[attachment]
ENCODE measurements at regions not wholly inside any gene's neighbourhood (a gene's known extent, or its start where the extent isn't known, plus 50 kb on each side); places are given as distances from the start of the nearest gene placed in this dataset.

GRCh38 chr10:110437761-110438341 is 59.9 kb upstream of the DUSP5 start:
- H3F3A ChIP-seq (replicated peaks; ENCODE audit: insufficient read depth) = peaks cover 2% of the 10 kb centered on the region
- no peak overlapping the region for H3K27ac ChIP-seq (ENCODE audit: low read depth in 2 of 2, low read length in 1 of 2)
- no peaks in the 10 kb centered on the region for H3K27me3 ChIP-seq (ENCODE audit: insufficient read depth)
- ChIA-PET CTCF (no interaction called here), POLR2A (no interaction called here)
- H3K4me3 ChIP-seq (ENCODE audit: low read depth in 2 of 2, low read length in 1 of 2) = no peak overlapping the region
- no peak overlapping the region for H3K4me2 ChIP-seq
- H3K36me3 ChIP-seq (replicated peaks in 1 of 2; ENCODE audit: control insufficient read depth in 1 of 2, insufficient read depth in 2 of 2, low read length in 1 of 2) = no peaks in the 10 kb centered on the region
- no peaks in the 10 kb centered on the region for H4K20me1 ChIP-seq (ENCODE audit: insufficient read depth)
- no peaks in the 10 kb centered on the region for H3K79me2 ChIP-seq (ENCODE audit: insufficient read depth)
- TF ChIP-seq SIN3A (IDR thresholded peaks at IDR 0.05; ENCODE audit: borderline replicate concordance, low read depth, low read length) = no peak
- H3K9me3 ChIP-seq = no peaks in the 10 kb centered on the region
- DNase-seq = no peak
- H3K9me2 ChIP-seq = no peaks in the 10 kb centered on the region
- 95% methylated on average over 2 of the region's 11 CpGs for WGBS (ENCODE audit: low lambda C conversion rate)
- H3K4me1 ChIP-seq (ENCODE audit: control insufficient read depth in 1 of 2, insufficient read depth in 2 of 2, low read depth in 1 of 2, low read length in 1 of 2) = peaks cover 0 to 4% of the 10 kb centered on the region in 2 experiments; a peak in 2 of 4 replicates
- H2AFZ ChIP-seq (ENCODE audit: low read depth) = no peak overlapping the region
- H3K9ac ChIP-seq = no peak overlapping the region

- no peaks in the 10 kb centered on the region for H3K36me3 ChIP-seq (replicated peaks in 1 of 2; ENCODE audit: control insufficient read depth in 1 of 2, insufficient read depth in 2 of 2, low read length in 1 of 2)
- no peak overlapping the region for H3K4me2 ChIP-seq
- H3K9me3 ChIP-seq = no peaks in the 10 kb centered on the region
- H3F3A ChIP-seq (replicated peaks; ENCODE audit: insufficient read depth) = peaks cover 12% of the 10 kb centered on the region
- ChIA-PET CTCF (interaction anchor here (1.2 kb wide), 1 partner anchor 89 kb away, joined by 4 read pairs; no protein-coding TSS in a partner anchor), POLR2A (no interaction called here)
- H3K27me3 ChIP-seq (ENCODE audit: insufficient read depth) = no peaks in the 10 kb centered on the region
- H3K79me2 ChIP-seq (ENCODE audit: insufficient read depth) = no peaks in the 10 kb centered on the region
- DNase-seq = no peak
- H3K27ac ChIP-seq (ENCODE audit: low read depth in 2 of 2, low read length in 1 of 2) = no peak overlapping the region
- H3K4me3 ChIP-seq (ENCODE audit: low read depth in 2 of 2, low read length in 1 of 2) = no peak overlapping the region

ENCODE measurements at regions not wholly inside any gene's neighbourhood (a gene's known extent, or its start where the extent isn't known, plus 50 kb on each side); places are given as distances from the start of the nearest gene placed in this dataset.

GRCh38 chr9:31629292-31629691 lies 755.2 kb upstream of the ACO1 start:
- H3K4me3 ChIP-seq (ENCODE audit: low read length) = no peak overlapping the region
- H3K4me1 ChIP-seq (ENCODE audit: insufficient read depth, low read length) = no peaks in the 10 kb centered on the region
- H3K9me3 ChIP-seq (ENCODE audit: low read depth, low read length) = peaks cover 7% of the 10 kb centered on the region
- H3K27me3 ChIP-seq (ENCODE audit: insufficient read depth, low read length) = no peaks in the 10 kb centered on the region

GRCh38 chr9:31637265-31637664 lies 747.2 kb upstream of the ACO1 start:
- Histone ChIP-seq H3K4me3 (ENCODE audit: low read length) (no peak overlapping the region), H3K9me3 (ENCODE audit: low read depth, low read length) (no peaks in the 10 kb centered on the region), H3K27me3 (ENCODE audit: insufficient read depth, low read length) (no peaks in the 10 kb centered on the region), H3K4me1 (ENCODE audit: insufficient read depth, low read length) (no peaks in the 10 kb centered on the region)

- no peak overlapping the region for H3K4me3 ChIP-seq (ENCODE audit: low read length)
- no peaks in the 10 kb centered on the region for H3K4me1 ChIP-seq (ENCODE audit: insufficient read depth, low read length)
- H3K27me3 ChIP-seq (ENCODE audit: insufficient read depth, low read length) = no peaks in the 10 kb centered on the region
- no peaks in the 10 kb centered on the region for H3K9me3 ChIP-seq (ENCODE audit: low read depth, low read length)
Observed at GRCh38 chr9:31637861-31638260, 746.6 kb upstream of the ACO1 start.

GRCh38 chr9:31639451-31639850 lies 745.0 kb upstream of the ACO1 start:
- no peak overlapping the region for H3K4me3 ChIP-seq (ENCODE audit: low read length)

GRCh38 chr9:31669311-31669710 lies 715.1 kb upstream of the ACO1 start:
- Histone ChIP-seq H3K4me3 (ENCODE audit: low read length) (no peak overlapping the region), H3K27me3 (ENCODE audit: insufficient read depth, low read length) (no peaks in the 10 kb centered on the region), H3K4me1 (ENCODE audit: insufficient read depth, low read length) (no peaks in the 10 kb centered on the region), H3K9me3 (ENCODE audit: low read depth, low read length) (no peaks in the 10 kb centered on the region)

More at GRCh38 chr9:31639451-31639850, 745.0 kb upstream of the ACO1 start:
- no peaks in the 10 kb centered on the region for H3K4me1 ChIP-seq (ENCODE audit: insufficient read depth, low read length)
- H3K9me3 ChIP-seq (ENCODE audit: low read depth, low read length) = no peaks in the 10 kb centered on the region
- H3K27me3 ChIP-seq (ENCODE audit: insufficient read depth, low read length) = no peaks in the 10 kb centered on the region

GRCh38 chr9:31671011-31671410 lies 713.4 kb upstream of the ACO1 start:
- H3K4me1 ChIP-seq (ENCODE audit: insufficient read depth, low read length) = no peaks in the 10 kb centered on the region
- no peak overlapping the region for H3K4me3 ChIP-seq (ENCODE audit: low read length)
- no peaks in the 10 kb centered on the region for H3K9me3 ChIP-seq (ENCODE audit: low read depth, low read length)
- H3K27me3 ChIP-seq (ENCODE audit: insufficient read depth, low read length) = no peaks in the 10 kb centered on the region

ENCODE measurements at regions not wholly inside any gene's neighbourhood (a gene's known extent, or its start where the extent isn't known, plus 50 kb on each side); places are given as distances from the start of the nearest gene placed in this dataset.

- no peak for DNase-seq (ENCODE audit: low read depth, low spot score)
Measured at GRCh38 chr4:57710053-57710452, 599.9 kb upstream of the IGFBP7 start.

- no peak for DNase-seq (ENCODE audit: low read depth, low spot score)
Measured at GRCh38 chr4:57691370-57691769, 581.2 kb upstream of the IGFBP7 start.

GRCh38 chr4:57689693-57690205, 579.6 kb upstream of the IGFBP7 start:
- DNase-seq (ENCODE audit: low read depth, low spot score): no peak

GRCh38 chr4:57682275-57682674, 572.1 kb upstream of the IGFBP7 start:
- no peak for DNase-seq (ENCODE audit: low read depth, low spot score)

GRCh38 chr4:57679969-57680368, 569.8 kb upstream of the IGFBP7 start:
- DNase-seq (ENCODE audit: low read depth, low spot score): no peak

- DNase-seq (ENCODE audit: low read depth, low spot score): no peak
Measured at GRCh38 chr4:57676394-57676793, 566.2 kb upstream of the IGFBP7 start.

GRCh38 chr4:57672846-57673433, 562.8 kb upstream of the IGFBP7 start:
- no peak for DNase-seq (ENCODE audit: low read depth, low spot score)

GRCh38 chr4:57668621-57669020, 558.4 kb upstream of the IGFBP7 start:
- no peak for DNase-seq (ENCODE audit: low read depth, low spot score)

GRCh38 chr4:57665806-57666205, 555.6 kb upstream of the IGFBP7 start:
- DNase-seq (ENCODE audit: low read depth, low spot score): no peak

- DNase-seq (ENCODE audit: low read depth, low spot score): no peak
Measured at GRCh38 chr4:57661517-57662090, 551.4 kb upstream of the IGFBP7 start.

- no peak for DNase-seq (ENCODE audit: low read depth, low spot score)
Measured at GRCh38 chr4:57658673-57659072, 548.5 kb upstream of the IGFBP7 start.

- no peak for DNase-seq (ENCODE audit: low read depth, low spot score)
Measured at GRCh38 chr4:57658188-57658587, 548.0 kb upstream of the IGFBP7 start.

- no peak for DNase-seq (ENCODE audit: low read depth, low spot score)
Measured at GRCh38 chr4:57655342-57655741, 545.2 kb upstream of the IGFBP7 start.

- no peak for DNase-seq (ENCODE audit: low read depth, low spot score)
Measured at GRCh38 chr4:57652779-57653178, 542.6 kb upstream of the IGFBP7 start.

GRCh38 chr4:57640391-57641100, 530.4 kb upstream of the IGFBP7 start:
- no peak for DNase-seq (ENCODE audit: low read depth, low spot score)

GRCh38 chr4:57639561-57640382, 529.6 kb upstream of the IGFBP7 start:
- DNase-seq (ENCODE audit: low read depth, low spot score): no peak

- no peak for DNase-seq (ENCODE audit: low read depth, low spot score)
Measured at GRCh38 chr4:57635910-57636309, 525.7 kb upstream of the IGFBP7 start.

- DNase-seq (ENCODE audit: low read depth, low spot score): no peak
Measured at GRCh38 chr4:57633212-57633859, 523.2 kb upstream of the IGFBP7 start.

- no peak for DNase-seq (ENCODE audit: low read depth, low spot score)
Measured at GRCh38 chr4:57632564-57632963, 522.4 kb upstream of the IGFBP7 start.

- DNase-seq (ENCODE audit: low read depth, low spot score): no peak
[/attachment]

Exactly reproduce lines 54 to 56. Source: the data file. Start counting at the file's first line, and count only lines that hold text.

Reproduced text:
- no peaks in the 10 kb centered on the region for H3K9me3 ChIP-seq (ENCODE audit: low read depth, low read length)
- H3K27me3 ChIP-seq (ENCODE audit: insufficient read depth, low read length) = no peaks in the 10 kb centered on the region

ENCODE measurements at regions not wholly inside any gene's neighbourhood (a gene's known extent, or its start where the extent isn't known, plus 50 kb on each side); places are given as distances from the start of the nearest gene placed in this dataset.